You say Bitcoin has no intrinsic value? Twenty-two reasons to think again!

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You say Bitcoin has no intrinsic value? Twenty-two reasons to think again!

Intrinsic Value Defined:

(BitcoinMagazine) Let’s agree what the term “Intrinsic Value” means. For this article
we will use the common Wikipedia entry for the intrinsic theory of
value. This is found at:

An intrinsic
theory of value (also called theory of objective value) is any theory
of value in economics which holds that the value of an object, good or
service, is intrinsic or contained in the item itself. Most such
theories look to the process of producing an item, and the costs
involved in that process, as a measure of the item’s intrinsic value.

What are some properties contained in the bitcoin itself?  What are
the properties that make it valuable?  Some pundits like Warren Buffett
seem to remain stuck in the belief that only things you can touch, feel,
and see can be intrinsically valuable.
So now let’s talk about the properties that are found in bitcoin that
are unique or ground-breaking. These properties did not exist before
bitcoin. Some people would rightly point out that many of these
properties can be duplicated. There is, however, one extremely important
factor that separates bitcoin from any other digital coins on the
horizon: the protective shell created by the network that prevents it
from being hacked or commandeered

Bitcoin intrinsic value properties:

  1. It transcends nations, politics, religions, cultures and regulations.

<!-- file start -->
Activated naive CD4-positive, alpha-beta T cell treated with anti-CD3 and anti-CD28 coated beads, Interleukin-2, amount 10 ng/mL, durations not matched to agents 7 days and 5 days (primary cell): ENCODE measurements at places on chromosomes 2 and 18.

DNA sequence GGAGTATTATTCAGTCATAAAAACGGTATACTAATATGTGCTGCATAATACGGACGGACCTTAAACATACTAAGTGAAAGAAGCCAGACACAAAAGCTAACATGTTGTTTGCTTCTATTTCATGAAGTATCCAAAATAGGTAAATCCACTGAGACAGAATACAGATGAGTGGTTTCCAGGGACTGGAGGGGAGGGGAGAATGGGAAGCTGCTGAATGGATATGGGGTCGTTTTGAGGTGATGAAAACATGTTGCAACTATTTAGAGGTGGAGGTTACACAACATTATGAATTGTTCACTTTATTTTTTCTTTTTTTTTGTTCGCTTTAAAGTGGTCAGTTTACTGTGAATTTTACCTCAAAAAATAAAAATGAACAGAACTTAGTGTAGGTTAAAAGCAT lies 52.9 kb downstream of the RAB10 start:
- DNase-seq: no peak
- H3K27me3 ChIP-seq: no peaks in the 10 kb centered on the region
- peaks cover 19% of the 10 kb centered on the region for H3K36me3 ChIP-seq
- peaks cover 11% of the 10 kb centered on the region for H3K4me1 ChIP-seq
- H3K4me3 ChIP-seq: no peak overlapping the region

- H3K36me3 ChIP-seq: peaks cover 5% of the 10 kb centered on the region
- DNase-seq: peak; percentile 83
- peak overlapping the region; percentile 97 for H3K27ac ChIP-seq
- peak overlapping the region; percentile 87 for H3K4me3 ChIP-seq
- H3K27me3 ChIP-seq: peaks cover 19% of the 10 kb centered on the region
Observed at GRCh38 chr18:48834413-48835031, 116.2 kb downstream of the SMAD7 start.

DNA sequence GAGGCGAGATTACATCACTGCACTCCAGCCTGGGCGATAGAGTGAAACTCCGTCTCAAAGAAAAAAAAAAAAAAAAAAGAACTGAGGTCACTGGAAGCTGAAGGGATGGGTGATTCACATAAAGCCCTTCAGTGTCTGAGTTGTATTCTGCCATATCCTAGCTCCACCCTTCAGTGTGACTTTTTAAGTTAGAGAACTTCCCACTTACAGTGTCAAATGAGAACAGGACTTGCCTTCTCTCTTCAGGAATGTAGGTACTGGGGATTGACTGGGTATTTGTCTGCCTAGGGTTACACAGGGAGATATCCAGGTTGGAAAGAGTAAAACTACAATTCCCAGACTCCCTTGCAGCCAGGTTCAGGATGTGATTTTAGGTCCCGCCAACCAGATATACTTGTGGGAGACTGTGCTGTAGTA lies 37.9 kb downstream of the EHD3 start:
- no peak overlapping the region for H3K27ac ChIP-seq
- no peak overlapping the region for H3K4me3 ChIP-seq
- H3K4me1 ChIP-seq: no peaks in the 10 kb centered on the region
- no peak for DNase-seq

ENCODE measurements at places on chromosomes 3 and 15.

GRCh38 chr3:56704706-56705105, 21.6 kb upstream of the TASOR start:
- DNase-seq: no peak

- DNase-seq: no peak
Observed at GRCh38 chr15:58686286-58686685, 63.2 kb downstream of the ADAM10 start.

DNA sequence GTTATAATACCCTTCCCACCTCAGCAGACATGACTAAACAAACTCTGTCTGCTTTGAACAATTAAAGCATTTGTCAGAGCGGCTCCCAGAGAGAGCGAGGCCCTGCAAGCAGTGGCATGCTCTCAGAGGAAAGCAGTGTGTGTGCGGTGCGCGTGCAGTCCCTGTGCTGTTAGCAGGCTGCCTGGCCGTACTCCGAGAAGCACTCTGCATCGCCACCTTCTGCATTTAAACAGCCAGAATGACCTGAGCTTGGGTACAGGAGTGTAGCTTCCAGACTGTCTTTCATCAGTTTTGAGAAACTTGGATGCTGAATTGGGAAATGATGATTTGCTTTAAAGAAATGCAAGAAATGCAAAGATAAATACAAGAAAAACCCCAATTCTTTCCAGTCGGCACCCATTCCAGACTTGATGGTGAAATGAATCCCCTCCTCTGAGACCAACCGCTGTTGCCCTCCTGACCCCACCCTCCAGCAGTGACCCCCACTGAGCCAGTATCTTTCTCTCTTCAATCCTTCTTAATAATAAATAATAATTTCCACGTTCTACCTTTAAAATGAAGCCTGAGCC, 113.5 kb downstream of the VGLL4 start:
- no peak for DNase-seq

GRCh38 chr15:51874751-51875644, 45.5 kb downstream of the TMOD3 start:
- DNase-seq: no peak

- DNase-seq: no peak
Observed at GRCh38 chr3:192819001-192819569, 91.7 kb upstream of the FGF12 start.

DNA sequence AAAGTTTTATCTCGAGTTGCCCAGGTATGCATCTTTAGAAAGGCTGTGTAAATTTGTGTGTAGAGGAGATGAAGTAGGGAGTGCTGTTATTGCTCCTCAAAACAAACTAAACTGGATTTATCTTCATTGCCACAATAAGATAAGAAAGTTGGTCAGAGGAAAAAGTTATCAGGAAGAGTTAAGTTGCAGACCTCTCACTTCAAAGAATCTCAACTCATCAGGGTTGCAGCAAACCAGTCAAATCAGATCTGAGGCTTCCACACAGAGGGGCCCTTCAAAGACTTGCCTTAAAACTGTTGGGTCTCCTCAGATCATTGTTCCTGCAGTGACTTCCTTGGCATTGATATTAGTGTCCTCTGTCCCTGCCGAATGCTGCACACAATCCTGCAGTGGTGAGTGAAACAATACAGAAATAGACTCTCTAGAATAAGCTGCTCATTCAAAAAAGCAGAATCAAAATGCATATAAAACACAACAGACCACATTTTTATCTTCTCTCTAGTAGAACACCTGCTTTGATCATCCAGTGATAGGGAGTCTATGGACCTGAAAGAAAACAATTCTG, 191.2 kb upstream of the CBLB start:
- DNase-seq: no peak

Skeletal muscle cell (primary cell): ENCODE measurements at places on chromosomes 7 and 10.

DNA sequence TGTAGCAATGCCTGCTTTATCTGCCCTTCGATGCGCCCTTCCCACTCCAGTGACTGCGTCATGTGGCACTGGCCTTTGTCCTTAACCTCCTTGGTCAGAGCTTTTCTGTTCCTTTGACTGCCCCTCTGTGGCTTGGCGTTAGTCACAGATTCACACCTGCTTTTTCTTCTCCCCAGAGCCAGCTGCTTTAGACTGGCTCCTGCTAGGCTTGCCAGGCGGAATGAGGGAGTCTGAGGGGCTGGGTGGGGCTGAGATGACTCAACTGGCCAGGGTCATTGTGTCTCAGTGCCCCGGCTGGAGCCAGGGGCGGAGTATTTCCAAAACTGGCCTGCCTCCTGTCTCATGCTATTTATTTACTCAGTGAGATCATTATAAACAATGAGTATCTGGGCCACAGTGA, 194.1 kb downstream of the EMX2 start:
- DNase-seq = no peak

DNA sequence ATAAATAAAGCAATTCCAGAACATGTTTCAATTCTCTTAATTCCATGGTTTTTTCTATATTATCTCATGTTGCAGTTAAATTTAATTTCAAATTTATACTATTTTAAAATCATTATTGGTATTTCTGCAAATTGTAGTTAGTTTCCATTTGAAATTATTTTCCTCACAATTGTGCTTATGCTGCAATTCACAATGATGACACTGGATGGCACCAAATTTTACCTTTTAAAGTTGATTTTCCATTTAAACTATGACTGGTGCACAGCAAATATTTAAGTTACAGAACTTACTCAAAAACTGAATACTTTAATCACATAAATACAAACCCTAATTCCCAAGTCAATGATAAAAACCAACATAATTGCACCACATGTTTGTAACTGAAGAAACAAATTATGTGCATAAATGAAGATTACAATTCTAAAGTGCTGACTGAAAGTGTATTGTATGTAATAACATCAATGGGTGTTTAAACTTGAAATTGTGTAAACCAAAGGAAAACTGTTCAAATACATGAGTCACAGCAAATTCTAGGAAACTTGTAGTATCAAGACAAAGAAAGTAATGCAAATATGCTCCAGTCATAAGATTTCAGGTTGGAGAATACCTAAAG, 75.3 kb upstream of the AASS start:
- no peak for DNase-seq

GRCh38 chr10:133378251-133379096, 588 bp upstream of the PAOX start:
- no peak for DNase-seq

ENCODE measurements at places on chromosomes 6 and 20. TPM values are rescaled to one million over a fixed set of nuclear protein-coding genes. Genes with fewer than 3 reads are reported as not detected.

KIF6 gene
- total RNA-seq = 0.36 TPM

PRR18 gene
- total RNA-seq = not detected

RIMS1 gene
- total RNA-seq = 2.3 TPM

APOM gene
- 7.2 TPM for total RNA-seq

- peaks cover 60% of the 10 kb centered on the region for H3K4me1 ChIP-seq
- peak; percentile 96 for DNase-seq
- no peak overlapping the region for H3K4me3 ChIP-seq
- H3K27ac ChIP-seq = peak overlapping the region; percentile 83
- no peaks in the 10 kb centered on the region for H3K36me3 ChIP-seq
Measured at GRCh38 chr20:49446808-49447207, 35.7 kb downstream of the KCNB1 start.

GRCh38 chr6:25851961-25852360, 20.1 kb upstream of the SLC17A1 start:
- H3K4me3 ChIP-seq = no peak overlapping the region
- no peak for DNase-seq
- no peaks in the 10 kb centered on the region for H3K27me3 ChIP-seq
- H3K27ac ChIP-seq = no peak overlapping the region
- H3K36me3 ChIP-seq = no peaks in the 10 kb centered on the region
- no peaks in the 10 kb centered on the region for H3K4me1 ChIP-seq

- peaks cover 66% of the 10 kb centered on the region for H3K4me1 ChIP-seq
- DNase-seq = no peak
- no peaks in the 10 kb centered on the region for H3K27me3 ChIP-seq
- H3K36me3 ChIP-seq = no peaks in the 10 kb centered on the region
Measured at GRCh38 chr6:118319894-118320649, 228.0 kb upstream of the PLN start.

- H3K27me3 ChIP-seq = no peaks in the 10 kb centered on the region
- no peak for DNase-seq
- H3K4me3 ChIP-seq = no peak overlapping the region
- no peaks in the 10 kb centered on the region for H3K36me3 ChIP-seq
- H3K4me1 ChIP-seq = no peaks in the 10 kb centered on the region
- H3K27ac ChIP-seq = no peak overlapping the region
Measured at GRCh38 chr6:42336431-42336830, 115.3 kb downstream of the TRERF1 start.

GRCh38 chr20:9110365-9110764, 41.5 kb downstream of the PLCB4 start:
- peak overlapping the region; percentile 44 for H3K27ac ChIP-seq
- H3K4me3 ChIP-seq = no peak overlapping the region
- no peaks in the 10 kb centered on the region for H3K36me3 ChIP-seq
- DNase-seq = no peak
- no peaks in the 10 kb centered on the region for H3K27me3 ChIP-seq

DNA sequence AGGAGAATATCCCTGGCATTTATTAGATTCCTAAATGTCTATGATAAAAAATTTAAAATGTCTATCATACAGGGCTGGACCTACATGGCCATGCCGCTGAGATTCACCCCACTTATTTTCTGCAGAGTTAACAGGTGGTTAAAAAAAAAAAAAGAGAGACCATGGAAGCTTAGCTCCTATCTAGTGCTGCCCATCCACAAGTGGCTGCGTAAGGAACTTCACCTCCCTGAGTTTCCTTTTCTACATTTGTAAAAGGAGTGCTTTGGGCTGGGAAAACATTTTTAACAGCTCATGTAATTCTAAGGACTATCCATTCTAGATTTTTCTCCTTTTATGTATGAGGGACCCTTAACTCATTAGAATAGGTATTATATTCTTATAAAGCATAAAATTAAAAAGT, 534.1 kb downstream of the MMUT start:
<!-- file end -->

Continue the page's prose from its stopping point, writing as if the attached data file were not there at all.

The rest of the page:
These vary from country to country in ways that may seem bizarre to
    populations out of its own borders. While one may believe that
    governments always have their best interests at heart, it may be wise to
    see that knife cuts both ways. Some drugs are banned in certain states
    or countries that are allowed in others. Bibles are banned from purchase
    is some countries. Religion, custom, dogma, superstitions prevent
    various purchases based on man-made borders that continually shift over
    time. These policies tend to be created by limited segments of
    populations that can be self-serving.  If one happens to be included in
    the “correct” political party, race, religion, items can be purchased or
    outlawed. It’s all opinion.
The US government bans online gambling.
Is this a moral decision? Many of the same governments think it morally
acceptable to hold their own state-lotteries. The lotteries hold
significantly worse odds and tends to target those in the community that
are the least educated and most susceptible to poverty, alcohol abuse,
and have a generally poor understanding of mathematical probability.
Many have gone on to say that lotteries are simply “a tax on people bad
at math”. Many argue that this is a double standard of governments
which prevents them from taking the moral high ground.
2.    It requires no trust. (in
the short term). It can’t be counterfeit. There is a record of who owns
it (by wallet id) and its validity is publicly known. It requires no
central clearing house. With any other currency, one must trust the
government from which it is issued will continue to maintain its value
by not “overprinting” to pay for its own mismanagement. You can send it
globally without having to trust anybody. This is not true with any
state issued country, bank, credit card company, or anybody else.
Volatility and long-term trust is still building, but when one transacts
in bitcoin, nobody gets in-between sender and receiver unless agreed
beforehand. It’s permission-less.
3.    It can be transparent.
By making wallet IDs public, one can track the flow of money through
other transparent wallets. You cannot do that with any other currency.